Figure 2. The laryngeal mechanism as viewed through a laryngoscope: on the left, in the state of ‘breath’ with the glottis slightly abducted; on the right, in the state of ‘voice’ with the vocal folds adducted and vibrating. tr=trachea, t=vocal (true) folds; the opening between the vocal folds above the trachea is the glottis; f=ventricular (false) folds, m=inner mucosa of the epilarynx, k=corniculate tubercles, c=cuneiform tubercles, ae=aryepiglottic folds, et=tubercle of epiglottis, e=epiglottis, ea=apex of epiglottis, pf=piriform fossae, ppw=posterior pharyngeal wall. Dashed lines = medial edge of ventricular folds; dotted lines = anterior edge of aryepiglottic folds (margin of upper epilarynx). Drawing from Esling et al. (2019: 39). Reproduced with permission of CUP through PLSclear.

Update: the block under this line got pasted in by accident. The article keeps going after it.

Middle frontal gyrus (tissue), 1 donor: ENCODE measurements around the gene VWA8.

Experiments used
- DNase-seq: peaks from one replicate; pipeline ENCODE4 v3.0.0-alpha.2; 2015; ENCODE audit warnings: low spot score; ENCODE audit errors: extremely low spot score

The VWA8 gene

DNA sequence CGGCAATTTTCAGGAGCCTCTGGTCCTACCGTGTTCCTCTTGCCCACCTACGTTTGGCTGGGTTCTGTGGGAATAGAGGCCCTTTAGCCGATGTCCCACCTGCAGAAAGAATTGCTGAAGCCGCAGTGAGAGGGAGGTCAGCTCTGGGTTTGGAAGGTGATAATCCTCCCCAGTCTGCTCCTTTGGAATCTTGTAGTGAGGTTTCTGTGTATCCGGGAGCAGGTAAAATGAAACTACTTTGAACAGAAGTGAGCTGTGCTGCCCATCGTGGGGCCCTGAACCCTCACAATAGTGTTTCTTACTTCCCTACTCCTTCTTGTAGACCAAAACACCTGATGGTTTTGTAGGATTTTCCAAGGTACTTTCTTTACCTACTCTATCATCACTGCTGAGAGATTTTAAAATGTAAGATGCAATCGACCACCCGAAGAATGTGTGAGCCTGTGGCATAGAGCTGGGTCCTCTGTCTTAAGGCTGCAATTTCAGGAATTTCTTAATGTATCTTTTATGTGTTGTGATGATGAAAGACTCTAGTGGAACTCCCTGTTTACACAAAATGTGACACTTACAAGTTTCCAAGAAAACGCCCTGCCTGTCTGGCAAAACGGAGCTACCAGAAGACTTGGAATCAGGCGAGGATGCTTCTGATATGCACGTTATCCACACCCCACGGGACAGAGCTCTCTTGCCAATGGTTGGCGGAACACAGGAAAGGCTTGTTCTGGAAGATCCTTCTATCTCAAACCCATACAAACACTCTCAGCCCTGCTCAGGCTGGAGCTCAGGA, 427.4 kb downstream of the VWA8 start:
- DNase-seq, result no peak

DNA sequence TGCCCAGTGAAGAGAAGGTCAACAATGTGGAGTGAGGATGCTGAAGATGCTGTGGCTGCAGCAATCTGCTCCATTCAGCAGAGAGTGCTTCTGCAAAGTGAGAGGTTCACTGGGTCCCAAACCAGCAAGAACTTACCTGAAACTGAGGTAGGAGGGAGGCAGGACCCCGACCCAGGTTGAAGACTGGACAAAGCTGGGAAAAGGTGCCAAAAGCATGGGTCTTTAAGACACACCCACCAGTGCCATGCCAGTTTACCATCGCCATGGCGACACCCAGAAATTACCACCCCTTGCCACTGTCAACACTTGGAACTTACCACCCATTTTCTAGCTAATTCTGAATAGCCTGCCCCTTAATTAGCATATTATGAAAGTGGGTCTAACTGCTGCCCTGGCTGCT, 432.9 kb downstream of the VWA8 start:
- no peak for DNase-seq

Two fundamental actions characterize the movement of these assembled laryngeal structures. One is the control of pitch, to stretch, elongate, and tension the vocal folds themselves, in order to increase pitch (raising their frequency of vibration). The other is the action of constriction, engineered by the sphinctering of the aryepiglottic mechanism pulling forwards and upwards from the arytenoids at the back to reduce the volume of the epilaryngeal tube and which also has the effect of shortening and bunching the vocal folds, decreasing pitch (lowering their frequency of vibration). Contracting the crico-thyroid (CT) muscles, which attach from the front of the ring of the cricoid upwards to the anterior portion of the thyroid, shortens the distance between the two cartilages at the front, causing them to tilt and stretching the vocal folds, which are attached to the thyroid at the front (which rocks forwards) and to the arytenoids at the back on top of the cricoid (which rocks backwards). The external thyro-arytenoid (TA) muscles, above the vocal folds, within the walls of the epilaryngeal tube, connect upwards to the aryepiglottic folds; contracting them bends the folds medially towards each other, pulling them and the arytenoid complex towards the epiglottic tubercle and the thyroid at the front. The CT action increases pitch, and the TA action ostensibly decreases pitch while also tightening the airway and restricting the flow of air, resulting in perturbations to phonation and introducing further sources of vibration, making the ‘speech signal’ more complex.